6.Length integral in the upper half-plane model.

This exercise is to establish (3.3.13). The strategy is to obtain the differential expression

The map \(\mu\) sends \(1\to
-i\text{,}\)\(0\to -1\text{,}\) and \(\infty \to 1\text{,}\) so \(\mu\) takes \(\R\) to the unit circle. Checking point interior to \(\U\text{,}\) we have \(\mu(i)=0\text{,}\) so \(\mu\) takes \(\U\) to \(\D\text{.}\)

For \(dt\) small, we have \(z_1-z_0 \approx dz=
|z'(t)|dt\text{,}\) and \(z_0^\ast -z_1 \approx 2i\im(z(t)) =
2iy(t)\text{.}\) Taking norms yields the desired expression for the length differential.

7.Area integral in the upper half-plane model.

Adapt the argument in the paragraph preceding the disk model area integral (3.3.10) to establish the upper half-plane area integral (3.3.14).

Instructor’s solution for Exercise 3.3.6.7.

Consider parameterized curves \(x=x(t)+y_0\text{,}\)\(y=x_0+y(s)\) with \(x(0)=x_0, y(0)=y_0\text{.}\) The arc length differential \(ds\) for the two curves are \(\frac{x'(t)dt}{y}=\frac{dx}{y}\) (for \(x(t)\)) and \(\frac{y'(t)dt}{y}=\frac{dy}{y}\) (for \(y(t)\)) so the area differential is \(dA=\frac{dx\;dy}{y^2}\text{.}\)

Area of a hyperbolic triangle..

The following sequence of exercises establishes the area formula for hyperbolic triangles.

8.Area of a doubly-asymptotic triangle.

A triangle with one vertex in \(\D\) and two vertices on the unit circle, connected by arcs of circles that are orthogonal to the unit circle, is called a doubly-asymptotic hyperbolic triangle. Examples are \(\triangle AA_1A_2\text{,}\)\(\triangle
BB_1B_2\text{,}\) and \(\triangle CC_1C_2\) in Figure 3.3.27.

Explain why any doubly-asymptotic triangle in the upper half-plane is congruent to the one shown in Figure 3.3.28for some angle \(\alpha\text{.}\)

Now use the integration formula for the upper half-plane model to show that the area of the doubly-asymptotic triangle with angle \(\alpha\) (at the vertex interior to \(\U\)) is \(\pi-\alpha\text{.}\)

9.Area of an asymptotic \(n\)-gon.

A polygon with \(n\geq 3\) vertices on the unit circle, connected by arcs of circles that are orthogonal to the unit circle, is called an asymptotic \(n\)-gon. An example of an asymptotic hexagon is the figure with vertices \(A_1,A_2,B_1,B_2,C_2,C_2\) connected by the colored hyperbolic lines in Figure 3.3.27. Show that the area of an asymptotic \(n\)-gon is \(\pi(n-2)\text{.}\)

Partition the asymptotic \(n\)-gon into \(n\) doubly-asymptotic triangles.

10.Area of a hyperbolic triangle.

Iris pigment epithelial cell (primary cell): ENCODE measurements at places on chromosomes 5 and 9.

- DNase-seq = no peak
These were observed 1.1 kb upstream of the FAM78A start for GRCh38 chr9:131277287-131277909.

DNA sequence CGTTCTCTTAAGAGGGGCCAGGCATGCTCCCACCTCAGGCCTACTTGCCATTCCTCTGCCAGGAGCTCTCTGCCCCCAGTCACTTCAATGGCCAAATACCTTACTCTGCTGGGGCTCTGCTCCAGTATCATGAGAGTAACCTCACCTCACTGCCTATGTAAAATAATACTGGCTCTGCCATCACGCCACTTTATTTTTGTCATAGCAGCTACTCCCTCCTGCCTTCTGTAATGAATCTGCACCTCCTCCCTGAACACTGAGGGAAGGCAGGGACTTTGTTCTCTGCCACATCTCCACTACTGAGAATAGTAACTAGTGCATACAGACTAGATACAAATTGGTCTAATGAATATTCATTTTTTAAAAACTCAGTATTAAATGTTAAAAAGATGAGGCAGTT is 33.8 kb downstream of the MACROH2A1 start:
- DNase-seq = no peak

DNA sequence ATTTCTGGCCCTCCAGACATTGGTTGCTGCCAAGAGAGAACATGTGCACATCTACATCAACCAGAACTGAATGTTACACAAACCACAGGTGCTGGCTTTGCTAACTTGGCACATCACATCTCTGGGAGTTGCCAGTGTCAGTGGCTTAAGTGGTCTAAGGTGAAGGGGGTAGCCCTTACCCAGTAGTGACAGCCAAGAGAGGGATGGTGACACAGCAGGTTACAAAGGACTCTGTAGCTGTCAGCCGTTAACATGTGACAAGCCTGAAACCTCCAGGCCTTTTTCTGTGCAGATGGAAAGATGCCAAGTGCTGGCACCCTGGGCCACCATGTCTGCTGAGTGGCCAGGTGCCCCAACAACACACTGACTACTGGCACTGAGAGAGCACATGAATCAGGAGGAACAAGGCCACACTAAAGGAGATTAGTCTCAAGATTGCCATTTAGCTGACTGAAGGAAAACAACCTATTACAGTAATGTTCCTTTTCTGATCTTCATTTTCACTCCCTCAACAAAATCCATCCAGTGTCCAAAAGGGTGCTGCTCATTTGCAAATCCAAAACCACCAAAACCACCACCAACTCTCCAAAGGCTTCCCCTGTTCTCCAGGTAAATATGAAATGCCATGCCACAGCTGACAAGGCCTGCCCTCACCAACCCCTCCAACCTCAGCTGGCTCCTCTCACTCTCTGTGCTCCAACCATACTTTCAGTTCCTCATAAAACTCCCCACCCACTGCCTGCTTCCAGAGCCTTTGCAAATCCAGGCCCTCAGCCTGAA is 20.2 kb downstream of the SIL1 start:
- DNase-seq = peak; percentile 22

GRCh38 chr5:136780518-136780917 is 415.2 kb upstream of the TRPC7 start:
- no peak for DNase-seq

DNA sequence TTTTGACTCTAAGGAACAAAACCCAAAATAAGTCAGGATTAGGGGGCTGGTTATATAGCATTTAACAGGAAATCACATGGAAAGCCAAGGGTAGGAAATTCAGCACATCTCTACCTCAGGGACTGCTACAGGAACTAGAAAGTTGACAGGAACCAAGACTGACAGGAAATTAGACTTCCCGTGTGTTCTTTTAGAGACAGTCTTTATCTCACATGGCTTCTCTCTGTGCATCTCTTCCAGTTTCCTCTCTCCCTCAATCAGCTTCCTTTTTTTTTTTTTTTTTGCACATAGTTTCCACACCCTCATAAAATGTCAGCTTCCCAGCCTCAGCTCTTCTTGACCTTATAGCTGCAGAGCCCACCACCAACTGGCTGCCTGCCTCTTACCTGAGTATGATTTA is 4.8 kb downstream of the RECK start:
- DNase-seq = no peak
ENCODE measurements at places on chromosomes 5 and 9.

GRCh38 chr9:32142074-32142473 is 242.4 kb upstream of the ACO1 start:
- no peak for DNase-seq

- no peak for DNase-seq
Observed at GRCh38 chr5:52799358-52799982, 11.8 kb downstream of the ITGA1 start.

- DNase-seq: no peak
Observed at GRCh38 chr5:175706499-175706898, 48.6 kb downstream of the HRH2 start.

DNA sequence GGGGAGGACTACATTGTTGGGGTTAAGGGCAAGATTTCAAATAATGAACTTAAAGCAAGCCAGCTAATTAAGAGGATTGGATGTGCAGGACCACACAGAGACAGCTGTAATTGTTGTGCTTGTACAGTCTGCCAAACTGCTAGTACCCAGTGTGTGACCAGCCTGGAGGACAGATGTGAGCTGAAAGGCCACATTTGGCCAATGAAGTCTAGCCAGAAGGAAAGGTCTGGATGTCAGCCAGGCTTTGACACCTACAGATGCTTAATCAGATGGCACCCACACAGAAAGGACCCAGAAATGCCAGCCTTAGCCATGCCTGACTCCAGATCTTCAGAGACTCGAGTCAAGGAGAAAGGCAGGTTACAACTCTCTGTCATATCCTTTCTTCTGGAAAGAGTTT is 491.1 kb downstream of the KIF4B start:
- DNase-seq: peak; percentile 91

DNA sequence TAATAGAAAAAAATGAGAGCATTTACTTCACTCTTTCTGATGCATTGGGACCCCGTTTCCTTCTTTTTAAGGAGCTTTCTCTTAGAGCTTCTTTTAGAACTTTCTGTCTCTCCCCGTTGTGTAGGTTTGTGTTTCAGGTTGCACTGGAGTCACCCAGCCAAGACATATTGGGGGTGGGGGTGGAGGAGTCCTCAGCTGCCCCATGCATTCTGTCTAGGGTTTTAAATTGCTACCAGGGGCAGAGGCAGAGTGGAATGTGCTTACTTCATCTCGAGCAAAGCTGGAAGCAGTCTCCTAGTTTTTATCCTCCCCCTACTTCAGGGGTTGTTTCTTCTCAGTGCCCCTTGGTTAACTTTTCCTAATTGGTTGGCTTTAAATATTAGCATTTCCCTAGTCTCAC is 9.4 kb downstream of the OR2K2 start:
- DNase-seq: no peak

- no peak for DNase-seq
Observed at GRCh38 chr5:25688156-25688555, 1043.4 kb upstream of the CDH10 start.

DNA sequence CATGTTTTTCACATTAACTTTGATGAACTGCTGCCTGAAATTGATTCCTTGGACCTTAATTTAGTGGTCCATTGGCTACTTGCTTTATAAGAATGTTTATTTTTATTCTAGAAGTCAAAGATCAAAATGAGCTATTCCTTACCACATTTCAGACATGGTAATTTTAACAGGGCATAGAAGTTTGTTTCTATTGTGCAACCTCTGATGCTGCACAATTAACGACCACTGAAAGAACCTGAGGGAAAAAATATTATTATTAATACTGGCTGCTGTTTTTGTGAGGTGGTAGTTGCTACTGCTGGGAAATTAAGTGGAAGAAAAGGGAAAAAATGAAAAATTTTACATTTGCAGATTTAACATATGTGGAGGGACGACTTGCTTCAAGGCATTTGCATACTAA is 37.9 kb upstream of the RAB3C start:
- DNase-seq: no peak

Let \(\triangle
ABC\) be a hyperbolic triangle. Extend the three sides \(AB\text{,}\)\(BC\text{,}\)\(AC\) to six points on the unit circle. See Figure 3.3.27. Use a partition of the asymptotic hexagon whose vertices are these six points to show that the area of \(\triangle ABC\) is

\begin{equation}
\text{Area}(\triangle
ABC)= \pi-(\angle A +\angle B + \angle C).\tag{3.3.16}
\end{equation}

Partition the asymptotic hexagon with vertices \(A_1,A_2,B_1,B_2,C_1,C_2\text{.}\) Start with the six overlapping doubly-asymptotic triangles whose bases are colored arcs and whose vertex in \(\D\) is whichever of \(A,B,C\) matches the color of the base. For example, the two red doubly-asymptotic triangles are \(\triangle AA_1A_2\) and \(\triangle
AC_1B_2\text{.}\)

Instructor’s solution for Exercise 3.3.6.8.

Let \(\triangle ABC\) be a doubly-asymptotic triangle in the upper half-plane, and suppose \(B,C\in
\extR\text{.}\) Any hyperbolic line intersects \(\extR\) in two points (this is easy to see in the disk model, so must also be true in the upper half-plane). Let \(B'\in
\extR\) be the intersection of side \(AB\) with \(\extR\) that is not \(B\text{,}\) and let \(C'\) be the intersection of side \(AC\) with \(\extR\) that is not \(C\text{.}\) Let \(T\) be the Möbius transformation that takes \(B\to 1, B'\to -1, C\to \infty\text{,}\) and let \(T'\) be the Möbius transformation that takes \(C\to 1, C'\to -1, B\to
\infty\text{.}\) One of \(T,T'\) takes \(A\) to the upper half-plane, and hence is an element of \(\HU\) that make the doubly-asymptotic triangle given in the Figure.

The area of the triangle with vertices at \(1,p,\infty\) is

Making the hint more explicit, draw a radius from 0 to each of the vertices of the asymptotic \(n\)-gon. This partitions the asymptotic \(n\)-gon into \(n\) doubly-asymptotic triangles. The \(n\) angles \(\alpha_i\) made be consecutive radii at 0 sum to \(2\pi\text{,}\) so the areas of the doubly-asymptotic triangles sum to \(\sum_i (\pi-\alpha_i) = n\pi -2\pi = (n-2)\pi\text{.}\)

Instructor’s solution for Exercise 3.3.6.10.

Using Exercise 3.3.6.8, the sum of the areas of the six doubly asymptotic triangles in the hint is

Subtracting the overcounted area \(2\text{ Area}(\triangle ABC)\) gives the area of the asymptotic hexagon with vertices \(A_1,A_2,B_1,B_2,C_1,C_2\text{.}\) We know this quantity is \(4\pi\) by Exercise 3.3.6.9. Rearrange terms in